Adonis Diaries

Wild Goose Chase in the old World (fiction, continue 28)

Posted on: November 27, 2008

Grand plan of Artax


            The ultimate goal of Artax was to weaken the religious clergy and liberate the mind of the people of centuries old misgivings of total reliance on the good wisdom and knowledge of the clergy since they monopolized learning and writing.  The medium-term strategy was to establish strong presence in the peripheries of the Empire and then fan in from many sides to the heart of the Empire.  The short-term strategy was to secure his rear bases and re-organize his army and project the impression that his forces are the armies of the people, from the people (obviously), and to the benefit of the people.  Deep in his guts, Artax knew that he had to fulfill a vow to making a sort of “pilgrimage” to China, a huge Empire, the center of all the mysterious tales and outlandish stories spread by travelers and merchants.


Short-term planning


            The short-term strategy took off by establishing sort of a cartel in the trade business.  The Silk Road was in its infancy and it was the cartel that played the catalyst into its future boom. The “Mogul” caravans used to bring silk, spices, fur, firework, and delicate Chinese products.  A specialized division of Artax army endeavored to barter its products of incense, wheat, woodwork, utensils, jewelry and any consumer goods manufactured in India and Pakistan in mid way at the town of Kashgar. The difference in prices was paid in gold coins.  On the return trip, the Artax caravans halted in Azarabad and from there caravans bifurcated in many directions. After satisfying the local needs and demands caravans crossed the Khyber Pass to serve the Persian Empire.  Other caravans headed by land eastward; the remaining merchandize were shipped on the Indus River or roads alongside the river to the port of Deb, on the estuary. (It is recounted that four centuries later, St. Thomas, the twin brother of Jesus, founded the first Christian community in Deb and that the Kushan princes were very favorable).  Commercial ships were loaded; some ships served the coast of Persia and the northern shores of the Arabia Peninsula for the ultimate port of Basra.  Other ships served the port of Adan in Yemen, the southern shores of the Arabia Peninsula for their last destination in Akaba.  Other ships crossed the Red Sea to serve the Egyptian market and the eastern colonies in Africa.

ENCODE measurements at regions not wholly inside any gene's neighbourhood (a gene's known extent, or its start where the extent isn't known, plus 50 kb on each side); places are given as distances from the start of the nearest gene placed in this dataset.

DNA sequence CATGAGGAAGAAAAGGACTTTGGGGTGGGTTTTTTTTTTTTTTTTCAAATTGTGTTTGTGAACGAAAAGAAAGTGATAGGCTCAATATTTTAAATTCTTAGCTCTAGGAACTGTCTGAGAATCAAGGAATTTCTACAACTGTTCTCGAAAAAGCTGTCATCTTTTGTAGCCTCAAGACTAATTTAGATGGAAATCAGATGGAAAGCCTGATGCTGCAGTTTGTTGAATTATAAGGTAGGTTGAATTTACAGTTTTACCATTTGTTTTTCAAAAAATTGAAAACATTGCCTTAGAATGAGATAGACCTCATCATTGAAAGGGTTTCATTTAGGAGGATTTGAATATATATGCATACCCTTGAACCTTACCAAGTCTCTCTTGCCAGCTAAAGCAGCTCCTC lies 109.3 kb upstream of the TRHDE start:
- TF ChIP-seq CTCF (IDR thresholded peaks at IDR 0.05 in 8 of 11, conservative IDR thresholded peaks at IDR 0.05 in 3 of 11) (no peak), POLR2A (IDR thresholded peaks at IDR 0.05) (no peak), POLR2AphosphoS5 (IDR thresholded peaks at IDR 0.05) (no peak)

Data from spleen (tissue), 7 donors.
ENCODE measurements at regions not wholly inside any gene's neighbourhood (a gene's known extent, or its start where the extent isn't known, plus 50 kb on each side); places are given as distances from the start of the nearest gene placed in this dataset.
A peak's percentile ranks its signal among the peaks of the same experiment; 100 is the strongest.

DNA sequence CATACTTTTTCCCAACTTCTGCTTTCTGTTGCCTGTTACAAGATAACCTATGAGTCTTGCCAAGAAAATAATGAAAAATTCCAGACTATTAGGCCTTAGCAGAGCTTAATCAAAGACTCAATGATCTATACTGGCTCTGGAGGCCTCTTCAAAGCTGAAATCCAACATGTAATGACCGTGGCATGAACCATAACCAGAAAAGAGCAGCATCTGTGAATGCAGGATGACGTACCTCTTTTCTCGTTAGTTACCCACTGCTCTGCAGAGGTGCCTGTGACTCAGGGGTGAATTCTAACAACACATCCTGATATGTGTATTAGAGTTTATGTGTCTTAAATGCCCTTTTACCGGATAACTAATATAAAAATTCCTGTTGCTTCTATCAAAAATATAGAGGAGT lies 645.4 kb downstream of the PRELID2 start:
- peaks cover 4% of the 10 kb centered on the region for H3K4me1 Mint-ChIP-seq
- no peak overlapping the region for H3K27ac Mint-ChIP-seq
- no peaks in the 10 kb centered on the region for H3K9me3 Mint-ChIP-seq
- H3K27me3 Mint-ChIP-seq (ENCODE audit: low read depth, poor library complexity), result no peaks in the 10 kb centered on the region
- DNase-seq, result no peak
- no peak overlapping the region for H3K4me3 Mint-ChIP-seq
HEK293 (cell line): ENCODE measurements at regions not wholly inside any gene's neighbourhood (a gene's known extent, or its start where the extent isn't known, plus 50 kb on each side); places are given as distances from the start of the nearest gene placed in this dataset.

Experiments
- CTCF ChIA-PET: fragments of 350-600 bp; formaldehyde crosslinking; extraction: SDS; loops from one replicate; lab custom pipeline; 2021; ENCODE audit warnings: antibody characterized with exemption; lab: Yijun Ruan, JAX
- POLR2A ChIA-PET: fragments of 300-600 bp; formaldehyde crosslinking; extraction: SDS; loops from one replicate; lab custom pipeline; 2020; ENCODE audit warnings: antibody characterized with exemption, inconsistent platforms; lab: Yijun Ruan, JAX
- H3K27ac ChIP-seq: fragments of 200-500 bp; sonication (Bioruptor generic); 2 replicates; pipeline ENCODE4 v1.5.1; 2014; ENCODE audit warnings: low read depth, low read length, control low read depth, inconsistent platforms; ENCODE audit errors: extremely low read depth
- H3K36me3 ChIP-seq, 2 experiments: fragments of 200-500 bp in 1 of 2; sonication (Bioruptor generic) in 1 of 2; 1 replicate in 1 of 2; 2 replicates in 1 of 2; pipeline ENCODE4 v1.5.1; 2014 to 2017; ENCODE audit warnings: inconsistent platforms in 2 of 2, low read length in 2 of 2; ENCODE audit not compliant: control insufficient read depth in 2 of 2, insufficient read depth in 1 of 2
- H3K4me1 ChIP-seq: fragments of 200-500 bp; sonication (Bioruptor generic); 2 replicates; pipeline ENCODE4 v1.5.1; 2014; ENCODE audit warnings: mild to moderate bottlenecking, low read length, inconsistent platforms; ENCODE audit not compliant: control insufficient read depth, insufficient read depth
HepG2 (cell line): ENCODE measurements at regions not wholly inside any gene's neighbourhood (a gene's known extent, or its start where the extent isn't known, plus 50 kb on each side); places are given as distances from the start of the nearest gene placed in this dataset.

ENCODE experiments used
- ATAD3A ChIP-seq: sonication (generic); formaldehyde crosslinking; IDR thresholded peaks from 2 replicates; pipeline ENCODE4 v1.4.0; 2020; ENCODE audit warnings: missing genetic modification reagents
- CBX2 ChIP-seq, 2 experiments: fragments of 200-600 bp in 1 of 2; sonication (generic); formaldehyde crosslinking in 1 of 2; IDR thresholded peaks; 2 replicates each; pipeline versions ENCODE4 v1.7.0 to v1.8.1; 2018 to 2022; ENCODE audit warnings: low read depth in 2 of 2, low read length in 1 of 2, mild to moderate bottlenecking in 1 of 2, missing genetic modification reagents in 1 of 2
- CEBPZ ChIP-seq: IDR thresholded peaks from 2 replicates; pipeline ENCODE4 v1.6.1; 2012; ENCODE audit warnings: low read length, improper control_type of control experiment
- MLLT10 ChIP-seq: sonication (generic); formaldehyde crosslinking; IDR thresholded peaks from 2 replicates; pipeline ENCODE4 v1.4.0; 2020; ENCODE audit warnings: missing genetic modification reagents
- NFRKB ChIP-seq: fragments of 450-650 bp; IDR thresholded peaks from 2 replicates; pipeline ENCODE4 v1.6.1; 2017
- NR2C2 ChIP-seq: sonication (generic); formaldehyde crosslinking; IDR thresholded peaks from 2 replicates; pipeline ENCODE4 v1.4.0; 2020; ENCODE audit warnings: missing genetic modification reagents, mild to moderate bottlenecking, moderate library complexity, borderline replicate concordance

Pirate ships were hired for the dual job of protecting the commercial ships, such as confronting other pirates or other navies long enough to permit the commercial ships to escaping, and the other job was to confiscate the cartel products of the other commercial ships or charge them steep taxes.  It goes without saying that representatives of the cartel boarded the pirate ships and they had the last words on the procedures.  The cartel trade machine became well oiled and the details for accurate accounting were ironed out after many pitfalls, misunderstanding and conscious pilferage.

The fat merchants, maharajas, and the Iskandaranian mafias had the right for representation in every sector of the trade from being affected to caravans, in pirate ships, and at headquarter in Azarabad where decisions were made on a bi-weekly basis.  Profit was split according to investment.   The major portion of expenses was paying the special Artax division, an excellent source for retaining and maintaining an army. Other divisions were specialized in escorting caravans on demands, on land, river, or in seas.

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November 2008

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